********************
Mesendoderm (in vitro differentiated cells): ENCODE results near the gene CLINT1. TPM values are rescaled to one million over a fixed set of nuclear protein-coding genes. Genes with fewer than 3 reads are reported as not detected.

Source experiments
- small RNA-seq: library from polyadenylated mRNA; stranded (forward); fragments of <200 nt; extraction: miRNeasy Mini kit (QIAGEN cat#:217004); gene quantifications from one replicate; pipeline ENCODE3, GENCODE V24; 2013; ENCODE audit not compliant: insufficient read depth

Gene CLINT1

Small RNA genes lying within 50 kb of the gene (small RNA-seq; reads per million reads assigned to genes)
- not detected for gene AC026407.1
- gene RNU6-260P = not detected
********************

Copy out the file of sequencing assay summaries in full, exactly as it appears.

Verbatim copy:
Mesendoderm (in vitro differentiated cells): ENCODE results near the gene CLINT1. TPM values are rescaled to one million over a fixed set of nuclear protein-coding genes. Genes with fewer than 3 reads are reported as not detected.

Source experiments
- small RNA-seq: library from polyadenylated mRNA; stranded (forward); fragments of <200 nt; extraction: miRNeasy Mini kit (QIAGEN cat#:217004); gene quantifications from one replicate; pipeline ENCODE3, GENCODE V24; 2013; ENCODE audit not compliant: insufficient read depth

Gene CLINT1

Small RNA genes lying within 50 kb of the gene (small RNA-seq; reads per million reads assigned to genes)
- not detected for gene AC026407.1
- gene RNU6-260P = not detected